7 Now I know that Hashem will give victory to His anointed, will answer him from His heavenly sanctuary with the mighty victories of His right arm.
a-TAH ya-DA-tee KEE ho-SHEE-a a-do-NAI m’-shee-KHO ya-a-NAY-hu mi-sh’-MAY kod-SHO big-vu-ROT YAY-sha y’-mee-NO
ז עַתָּה יָדַעְתִּי כִּי הוֹשִׁיעַ יְהֹוָה מְשִׁיחוֹ יַעֲנֵהוּ מִשְּׁמֵי קָדְשׁוֹ בִּגְבֻרוֹת יֵשַׁע יְמִינוֹ׃
20:7 Hashem will give victory to His anointed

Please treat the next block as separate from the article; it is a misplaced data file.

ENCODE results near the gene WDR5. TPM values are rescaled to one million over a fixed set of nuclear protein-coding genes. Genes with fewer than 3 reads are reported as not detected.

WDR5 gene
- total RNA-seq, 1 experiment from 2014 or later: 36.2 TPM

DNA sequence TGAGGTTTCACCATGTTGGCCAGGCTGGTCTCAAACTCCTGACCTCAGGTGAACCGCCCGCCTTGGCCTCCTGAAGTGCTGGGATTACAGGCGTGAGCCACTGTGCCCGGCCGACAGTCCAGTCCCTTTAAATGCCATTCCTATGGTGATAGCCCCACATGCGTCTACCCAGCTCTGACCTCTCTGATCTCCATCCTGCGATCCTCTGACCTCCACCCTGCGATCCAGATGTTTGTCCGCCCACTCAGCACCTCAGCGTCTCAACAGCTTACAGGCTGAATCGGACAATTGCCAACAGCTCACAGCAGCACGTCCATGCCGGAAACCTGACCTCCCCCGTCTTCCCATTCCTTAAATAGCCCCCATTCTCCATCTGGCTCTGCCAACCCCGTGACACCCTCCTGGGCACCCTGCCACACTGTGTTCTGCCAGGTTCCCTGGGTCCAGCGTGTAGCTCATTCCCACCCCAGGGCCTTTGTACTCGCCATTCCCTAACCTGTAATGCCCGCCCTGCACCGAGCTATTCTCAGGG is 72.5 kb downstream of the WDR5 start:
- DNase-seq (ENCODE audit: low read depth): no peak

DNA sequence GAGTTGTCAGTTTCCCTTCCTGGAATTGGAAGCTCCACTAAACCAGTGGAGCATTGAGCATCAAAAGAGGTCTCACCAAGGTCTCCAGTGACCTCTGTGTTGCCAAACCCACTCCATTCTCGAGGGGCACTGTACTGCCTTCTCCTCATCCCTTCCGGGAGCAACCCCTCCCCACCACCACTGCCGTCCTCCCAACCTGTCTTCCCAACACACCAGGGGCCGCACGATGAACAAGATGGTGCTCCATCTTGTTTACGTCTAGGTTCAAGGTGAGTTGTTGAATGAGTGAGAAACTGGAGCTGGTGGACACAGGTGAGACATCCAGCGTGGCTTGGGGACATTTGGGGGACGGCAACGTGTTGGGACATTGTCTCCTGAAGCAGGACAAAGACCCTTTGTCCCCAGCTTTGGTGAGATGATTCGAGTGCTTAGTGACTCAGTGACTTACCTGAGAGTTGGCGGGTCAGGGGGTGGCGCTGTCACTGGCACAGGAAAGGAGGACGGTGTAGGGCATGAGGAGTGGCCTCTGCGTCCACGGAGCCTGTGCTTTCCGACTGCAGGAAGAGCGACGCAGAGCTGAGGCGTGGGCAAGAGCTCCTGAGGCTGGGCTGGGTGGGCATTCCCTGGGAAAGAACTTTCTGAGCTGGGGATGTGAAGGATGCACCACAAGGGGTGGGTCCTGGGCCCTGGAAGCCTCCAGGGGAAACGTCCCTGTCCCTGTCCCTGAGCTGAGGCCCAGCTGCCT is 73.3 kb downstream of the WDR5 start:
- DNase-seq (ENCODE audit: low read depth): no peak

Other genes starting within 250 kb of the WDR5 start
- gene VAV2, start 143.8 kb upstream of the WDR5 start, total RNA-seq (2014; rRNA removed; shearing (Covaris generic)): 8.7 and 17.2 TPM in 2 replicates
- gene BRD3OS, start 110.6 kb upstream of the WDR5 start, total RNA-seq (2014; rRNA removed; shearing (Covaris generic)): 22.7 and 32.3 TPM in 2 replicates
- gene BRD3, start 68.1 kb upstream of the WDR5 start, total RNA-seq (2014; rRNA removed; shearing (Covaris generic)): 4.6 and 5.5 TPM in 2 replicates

The Torah predicts a time when the Children of Israel, settled in the Land of Israel, will seek a king (Deuteronomy 17:14). God acquiesces to the request on condition that His anointed will be different from the kings of the other nations, in that he will be chosen by God (verse 15). This prediction came true in the times of the prophet Shmuel (I Samuel 8), as Shaul, followed by David and Shlomo, were chosen by Hashem as the first Jewish kings. The selection and anointing of the monarch reflects the vital relationship that the Jewish king must have with the priest, who is also anointed, and the prophet, God’s messenger who selects and anoints the king. Together, these three represent the political, ritual and spiritual leadership of Israel. In order to lead the nation on the right path, the three leaders must work together and recognize the importance of each one’s role. When, as in the case of David, the nation reveres the king and he, in turn, recognizes that his power comes from the Holy One, then “Hashem will give victory to His anointed.”